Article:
KAY LARSEN, NEW YORK MAGAZINE, DEC. 1980, P.78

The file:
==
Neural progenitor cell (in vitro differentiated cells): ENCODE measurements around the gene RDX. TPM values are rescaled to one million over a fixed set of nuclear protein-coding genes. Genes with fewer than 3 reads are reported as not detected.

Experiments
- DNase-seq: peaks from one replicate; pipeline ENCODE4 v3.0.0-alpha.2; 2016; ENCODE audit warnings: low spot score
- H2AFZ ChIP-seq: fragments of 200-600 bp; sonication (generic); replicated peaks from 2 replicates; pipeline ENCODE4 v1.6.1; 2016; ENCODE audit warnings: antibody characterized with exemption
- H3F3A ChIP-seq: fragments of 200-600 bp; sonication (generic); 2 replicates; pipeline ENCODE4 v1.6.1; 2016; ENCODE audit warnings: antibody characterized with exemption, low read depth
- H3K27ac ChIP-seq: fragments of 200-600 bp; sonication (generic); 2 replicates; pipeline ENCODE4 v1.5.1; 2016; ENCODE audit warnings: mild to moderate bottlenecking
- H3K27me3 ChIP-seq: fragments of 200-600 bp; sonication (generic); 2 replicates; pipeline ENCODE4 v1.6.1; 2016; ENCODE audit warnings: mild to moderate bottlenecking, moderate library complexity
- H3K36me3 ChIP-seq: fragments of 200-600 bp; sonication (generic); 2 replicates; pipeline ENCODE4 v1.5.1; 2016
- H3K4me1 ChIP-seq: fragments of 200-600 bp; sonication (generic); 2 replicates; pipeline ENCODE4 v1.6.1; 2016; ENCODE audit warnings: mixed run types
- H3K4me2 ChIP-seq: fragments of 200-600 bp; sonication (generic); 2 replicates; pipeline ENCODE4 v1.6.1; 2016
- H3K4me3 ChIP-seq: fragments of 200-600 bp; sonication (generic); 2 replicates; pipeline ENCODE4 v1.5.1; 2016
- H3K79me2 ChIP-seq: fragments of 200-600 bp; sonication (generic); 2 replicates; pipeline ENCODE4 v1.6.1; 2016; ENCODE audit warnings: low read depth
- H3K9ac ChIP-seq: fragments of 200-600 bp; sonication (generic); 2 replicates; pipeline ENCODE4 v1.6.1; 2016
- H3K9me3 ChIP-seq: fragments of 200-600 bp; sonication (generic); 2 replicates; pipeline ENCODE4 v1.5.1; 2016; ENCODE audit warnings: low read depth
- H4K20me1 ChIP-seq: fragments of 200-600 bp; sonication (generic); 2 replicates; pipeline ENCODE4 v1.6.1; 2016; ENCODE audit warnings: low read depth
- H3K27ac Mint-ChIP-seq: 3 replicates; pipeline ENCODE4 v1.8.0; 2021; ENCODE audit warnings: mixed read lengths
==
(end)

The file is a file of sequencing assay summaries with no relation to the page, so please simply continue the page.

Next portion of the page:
Neon is the only common denominator in Christopher Sproat’s dramatic turnabout. Half a decade ago, Sproat draped glowing neon tubing across metal frames or over walls and ceiling in a formal demonstration of the architectural possibilities of line. But like many sculptors of his post minimal generation, Sproat is now trying something new – allegory. His first one-man show in New York is spooky but strong. A single band of neon circles the gallery walls at about eye level, marking off a “blue horizon”. Under the line drawn by the neon is an assortment of symbols: black hands, black ladders that end in spikes or feet, tall black and white chairs, and a swimming pool drawn on the wall in blue chalk. What do they mean? According to Sproat, they are in the strange furniture of five menacing domestics scenes that represent “man’s thwarted attempts to escape the real to the ideal”. Perilously pictorial, these neon cartoons resemble nothing on 57th Street.